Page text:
• The Archetypal Shepherd

    Feb 7, 14 • BlogNo Comments
    The Archetypal Shepherd

    Far from being the scientist warriors – as described by historian Jordanes – Dacians were especially animal growers. This photo is emblematic for a land where shepherding seems to be at home from the beginning of times…...

  • Asylum For The Great-grandmother of Southern Romanian Churches

    Feb 5, 14 • BlogNo Comments
    Asylum For The Great-grandmother of Southern Romanian Churches

    The oldest wooden church in the south of Romania was recemtly restored and relocated – from the cemetery of a hamlet called Carpinisu, in the village of Pietrari, to the Museum of Valcea County Villages in Bujoreni. This is already the fourth address of the monument, included in the Romanian cultural patrimony and used as a storage facility in the past few years...

  • Readers’ cmmts to “The Man They Killed on Christmas Day”

    Feb 4, 14 • Blog, Good ReadsNo Comments
    Readers’ cmmts to “The Man They Killed on Christmas Day”

    Martyn 'Grog' Grove: I've just finished reading "The Man They Killed on Christmas Day", and found it very illuminating. When I watched the events of 24 years ago on TV, I could not believe what was going on. I've been interested in Vlad Tepes for some time, and in August 1989 I visited Romania and toured around, visiting Bucharest, Curtea De Arges, Sibiu, Tirgu Mures, Sighisoara, Brasov, Ploiesti and the Black Sea coast at Mamaia. I found the people and the countryside wonderful. We were obviously kept ignorant of what was going on, politically, because the later events came as such a shock to me. I knew a...

  • Last Call: The Pipe Of The Moti

    Jan 28, 14 • BlogNo Comments
    Last Call: The Pipe Of The Moti

    Isolated in scattered homesteads at the top of the mountains, the old time dwellers of the Apuseni Mountains – the Moti – used the long pipe called tulnic both as a musical instrument and as a sort of mobile phone. Its profound, troubling sounds made up a whole communication code. „That’s how shepherds, or girls and boys talked to each other, each from their own hilltop. And that’s how they called men to war”, says Paraschiva Petruse, 53, from Patrahaite[ti, Alba, one of the few women in the Apuseni Mountains who still know how to play the tulnic. The communication code has been lost and today,...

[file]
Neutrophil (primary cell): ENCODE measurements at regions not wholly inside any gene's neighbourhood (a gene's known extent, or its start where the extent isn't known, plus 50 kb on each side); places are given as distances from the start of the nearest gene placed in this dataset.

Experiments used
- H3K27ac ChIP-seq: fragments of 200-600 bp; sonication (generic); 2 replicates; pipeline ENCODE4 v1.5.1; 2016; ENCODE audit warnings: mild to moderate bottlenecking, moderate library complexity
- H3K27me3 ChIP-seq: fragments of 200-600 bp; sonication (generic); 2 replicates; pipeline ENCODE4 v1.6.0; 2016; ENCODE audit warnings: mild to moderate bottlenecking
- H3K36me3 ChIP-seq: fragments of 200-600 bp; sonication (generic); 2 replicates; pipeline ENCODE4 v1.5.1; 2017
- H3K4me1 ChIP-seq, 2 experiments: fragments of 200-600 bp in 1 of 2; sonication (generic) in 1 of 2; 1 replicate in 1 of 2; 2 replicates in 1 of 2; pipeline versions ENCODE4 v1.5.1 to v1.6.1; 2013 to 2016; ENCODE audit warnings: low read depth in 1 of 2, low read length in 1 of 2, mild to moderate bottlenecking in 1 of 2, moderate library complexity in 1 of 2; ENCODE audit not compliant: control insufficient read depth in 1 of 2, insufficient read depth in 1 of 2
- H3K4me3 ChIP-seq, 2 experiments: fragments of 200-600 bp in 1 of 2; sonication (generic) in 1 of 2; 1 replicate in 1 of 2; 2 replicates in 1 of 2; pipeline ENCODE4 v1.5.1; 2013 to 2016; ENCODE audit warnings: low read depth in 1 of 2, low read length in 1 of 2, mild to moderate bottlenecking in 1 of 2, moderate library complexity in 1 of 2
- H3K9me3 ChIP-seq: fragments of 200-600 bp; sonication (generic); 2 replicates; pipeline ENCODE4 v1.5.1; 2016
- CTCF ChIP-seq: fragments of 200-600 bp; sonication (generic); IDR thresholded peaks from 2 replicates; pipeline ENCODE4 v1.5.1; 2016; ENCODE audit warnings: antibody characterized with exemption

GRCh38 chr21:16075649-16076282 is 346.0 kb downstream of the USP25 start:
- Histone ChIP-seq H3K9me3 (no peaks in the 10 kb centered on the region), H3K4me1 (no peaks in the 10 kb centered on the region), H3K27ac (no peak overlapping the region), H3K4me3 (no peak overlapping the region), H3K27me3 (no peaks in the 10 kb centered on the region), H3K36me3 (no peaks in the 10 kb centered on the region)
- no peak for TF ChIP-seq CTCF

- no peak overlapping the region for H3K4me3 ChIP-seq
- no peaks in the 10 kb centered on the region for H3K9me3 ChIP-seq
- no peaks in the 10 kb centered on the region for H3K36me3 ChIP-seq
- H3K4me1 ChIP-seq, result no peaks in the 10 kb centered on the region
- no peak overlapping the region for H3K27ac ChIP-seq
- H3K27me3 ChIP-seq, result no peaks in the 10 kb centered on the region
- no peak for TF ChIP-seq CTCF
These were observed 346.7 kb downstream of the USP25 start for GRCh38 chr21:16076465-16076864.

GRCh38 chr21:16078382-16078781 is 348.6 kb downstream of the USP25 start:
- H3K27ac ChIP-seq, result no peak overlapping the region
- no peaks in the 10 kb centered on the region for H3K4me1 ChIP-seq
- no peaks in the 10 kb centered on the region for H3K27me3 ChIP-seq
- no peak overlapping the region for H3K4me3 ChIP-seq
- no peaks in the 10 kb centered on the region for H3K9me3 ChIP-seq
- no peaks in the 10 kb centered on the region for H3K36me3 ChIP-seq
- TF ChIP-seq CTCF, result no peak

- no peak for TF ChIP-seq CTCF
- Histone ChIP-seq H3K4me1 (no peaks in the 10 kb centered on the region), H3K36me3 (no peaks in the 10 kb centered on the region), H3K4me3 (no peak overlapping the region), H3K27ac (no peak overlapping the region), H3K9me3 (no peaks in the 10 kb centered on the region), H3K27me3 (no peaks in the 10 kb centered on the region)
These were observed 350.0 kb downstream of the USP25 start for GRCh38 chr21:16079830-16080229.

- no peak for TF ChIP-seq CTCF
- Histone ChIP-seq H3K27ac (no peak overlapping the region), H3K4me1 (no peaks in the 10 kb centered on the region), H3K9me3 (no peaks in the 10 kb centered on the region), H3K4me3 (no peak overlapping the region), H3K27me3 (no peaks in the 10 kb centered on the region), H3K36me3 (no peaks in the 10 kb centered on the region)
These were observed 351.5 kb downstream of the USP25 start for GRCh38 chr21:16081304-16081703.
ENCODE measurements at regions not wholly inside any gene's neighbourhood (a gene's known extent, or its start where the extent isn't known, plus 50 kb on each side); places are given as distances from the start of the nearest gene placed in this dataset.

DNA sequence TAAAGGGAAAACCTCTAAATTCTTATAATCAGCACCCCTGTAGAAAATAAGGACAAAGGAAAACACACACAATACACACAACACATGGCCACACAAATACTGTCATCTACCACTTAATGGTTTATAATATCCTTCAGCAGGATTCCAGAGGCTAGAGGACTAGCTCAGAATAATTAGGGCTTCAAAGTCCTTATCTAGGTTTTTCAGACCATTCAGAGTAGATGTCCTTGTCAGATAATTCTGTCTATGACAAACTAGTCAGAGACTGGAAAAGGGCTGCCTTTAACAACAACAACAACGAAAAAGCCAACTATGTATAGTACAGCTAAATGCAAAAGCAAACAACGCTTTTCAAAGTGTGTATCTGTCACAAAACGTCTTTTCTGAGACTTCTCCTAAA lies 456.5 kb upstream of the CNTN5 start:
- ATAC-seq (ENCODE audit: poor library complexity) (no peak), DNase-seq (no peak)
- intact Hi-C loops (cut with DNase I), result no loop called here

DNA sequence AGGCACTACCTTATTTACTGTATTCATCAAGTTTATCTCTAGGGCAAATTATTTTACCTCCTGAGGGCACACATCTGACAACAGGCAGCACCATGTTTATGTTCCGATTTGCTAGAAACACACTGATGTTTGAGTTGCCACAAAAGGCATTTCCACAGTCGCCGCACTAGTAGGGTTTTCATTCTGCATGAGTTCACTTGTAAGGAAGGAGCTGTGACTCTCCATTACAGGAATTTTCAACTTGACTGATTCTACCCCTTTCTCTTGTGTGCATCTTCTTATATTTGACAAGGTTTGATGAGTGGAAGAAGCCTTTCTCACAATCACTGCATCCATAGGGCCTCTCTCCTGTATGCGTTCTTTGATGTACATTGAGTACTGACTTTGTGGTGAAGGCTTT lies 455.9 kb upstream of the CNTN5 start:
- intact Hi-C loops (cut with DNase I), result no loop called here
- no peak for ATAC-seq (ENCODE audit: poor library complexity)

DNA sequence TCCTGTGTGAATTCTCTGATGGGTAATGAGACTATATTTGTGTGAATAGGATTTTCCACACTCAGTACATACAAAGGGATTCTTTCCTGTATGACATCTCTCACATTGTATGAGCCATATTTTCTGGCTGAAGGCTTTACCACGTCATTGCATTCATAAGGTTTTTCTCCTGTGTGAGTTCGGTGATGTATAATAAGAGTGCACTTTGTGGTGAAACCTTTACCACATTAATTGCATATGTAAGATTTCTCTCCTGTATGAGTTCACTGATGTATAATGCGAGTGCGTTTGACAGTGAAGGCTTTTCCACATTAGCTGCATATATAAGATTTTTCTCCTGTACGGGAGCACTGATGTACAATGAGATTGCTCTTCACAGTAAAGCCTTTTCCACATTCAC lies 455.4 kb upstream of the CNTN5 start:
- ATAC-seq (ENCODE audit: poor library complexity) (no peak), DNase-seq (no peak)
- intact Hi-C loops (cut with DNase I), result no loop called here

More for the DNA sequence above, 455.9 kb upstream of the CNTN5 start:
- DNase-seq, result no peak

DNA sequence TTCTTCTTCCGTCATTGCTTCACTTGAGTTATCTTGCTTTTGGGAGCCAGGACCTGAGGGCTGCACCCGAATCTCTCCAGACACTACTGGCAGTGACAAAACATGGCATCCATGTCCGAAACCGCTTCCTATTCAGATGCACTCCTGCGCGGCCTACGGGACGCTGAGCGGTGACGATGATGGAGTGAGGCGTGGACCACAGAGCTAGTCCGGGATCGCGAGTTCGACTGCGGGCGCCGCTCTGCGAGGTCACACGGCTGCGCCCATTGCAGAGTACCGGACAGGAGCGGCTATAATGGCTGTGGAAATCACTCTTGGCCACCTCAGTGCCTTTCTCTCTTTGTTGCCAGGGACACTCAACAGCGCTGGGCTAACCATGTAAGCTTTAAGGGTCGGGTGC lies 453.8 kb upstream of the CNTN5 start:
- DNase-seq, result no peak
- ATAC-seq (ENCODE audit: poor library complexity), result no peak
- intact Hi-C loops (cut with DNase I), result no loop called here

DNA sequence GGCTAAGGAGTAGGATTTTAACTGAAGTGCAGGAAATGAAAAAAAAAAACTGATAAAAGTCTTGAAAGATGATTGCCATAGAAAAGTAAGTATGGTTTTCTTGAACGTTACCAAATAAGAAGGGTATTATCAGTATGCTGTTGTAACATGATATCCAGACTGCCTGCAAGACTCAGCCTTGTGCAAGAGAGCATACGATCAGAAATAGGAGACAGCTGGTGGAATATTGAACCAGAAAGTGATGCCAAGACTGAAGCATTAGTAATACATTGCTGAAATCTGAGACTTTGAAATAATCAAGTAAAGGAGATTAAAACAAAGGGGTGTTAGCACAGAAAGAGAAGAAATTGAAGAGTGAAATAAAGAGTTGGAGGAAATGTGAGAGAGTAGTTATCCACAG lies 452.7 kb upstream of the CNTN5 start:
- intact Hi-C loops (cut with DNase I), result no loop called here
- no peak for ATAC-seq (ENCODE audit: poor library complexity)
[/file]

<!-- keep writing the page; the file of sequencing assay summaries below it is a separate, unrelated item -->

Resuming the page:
• Danube Delta as seen by Helmut Ignat

    Jan 27, 14 • BlogNo Comments
    Danube Delta as seen by Helmut Ignat

    Photographer Helmut Ignat is a National Geographic photographer who shot Danube Delta Biosphere Reserve as no one else. I could say he is addicted it. Below Helmut is telling us about his love story with Danube’s Delta...

  • When Was Sarmizegetusa Regia Conquered?

    Jan 23, 14 • Blog, ExcerptNo Comments
    When Was Sarmizegetusa Regia Conquered?

    A controversy with a predictable answer. Why would grown-up people lose their time trying to answer childish questions? Pick any schoolkid and they will tell you that the Romans defeated the Dacians in two successive wars, between the years 101–102 and 105–106, respectively; at the end of the latter, they finally conquered Sarmizegetusa Regia and abolished the Dacian state. So it remains written in any history schoolbook. But, in this case, this is exactly where the problem seems to lie…...

  • Thailand With a Baby Stroller

    Jan 20, 14 • My BooksNo Comments
    Thailand With a Baby Stroller

    We are Catalin, Adina and Vladimir: a family with a small child, on a tight budget, looking for a tropical destination that’s cheaper than back home. We live in Romania but we like spending our winters in Thailand...

  • Romania explained to my friends abroad

    Jan 15, 14 • My BooksNo Comments
    Romania explained to my friends abroad

    Mostly because of my job, in the last 10 years I’ve met many foreigners – either when they visited Romania or when I went abroad. I guess now I’ve got more friends from the other side of the Earth then from my native land. I’ve learned a lot from them and for them as they bombarded me with questions to which I did not know the answers...


    Jan 14, 14 • Blog, ExcerptNo Comments

    34 countries from all over the world ran a 20-page National Geographic cover story in July 2013 about a wonderful mysterious land where man and nature, working in symbiosis for hundreds of years, have created ‘one of the great treasures of the cultivated world: some of the richest and most botanically diverse hay meadows in Europe.’ This unique ecosystem, unfortunately extremely fragile, is right here in Transylvania. Rodics Gergely, director of the Pogány-havas Regional Association, is leading a team fighting to save the Transylvanian hay...

  • Why We Love Vienna

    Nov 27, 13 • My BooksNo Comments
    Why We Love Vienna

    I love the slow pace my steps acquire in Vienna, to match the pace of the others. The Viennese have won the battle against money and stress. Any day, at any hour, the parks are full: people are running, cycling or picnicking. There is no seat to be found in the evening at sidewalk bars or cafés. When do these people work?! ...